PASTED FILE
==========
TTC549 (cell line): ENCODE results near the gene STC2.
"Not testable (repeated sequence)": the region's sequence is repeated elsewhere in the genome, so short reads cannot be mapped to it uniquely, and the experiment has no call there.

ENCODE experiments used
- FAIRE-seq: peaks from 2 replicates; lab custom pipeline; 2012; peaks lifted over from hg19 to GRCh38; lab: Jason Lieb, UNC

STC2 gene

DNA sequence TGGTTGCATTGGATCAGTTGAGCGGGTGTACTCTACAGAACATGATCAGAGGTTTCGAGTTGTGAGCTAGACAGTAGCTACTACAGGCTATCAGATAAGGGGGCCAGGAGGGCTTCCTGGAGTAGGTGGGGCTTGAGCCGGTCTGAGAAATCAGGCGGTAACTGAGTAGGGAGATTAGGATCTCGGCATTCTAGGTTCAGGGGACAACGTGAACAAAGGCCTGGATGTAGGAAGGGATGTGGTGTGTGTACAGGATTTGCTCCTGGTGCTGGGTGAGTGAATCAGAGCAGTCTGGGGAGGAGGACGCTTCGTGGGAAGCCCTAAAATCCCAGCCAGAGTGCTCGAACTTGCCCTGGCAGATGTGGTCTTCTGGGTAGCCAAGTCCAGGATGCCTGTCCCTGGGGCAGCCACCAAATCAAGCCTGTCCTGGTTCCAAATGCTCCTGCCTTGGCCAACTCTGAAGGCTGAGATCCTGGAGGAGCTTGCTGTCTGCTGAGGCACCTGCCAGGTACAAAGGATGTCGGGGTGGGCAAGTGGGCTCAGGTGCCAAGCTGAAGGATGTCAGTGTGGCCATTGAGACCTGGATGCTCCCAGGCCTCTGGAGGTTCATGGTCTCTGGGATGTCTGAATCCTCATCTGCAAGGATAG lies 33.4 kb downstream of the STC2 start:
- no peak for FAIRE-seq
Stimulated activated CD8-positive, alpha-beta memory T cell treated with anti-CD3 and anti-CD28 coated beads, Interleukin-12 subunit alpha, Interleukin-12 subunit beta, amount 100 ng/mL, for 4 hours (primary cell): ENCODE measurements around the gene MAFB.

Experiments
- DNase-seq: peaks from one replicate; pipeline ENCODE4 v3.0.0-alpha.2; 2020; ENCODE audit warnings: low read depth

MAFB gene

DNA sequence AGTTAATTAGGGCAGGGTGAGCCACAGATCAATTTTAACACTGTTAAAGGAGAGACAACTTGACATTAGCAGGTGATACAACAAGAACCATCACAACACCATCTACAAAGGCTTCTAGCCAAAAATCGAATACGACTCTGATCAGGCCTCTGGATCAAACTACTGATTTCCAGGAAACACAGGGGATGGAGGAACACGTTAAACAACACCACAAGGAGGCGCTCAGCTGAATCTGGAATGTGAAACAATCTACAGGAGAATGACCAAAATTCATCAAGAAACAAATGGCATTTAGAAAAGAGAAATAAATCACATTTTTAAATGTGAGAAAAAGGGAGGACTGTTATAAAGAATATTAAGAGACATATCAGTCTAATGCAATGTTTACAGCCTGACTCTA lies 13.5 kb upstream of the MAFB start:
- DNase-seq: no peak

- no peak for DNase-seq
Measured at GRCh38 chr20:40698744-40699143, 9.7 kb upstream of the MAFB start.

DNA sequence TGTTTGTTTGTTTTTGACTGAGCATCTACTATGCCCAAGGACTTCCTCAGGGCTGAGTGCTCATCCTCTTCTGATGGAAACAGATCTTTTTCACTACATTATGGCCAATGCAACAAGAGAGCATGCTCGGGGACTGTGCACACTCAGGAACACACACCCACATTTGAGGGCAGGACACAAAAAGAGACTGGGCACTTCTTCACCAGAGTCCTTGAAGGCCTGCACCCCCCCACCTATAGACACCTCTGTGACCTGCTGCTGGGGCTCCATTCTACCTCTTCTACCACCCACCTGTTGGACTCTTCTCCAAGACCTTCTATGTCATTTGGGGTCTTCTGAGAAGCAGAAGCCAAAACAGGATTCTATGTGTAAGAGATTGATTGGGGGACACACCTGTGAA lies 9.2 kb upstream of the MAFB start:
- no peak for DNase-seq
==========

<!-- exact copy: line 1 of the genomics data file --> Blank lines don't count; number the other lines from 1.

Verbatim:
TTC549 (cell line): ENCODE results near the gene STC2.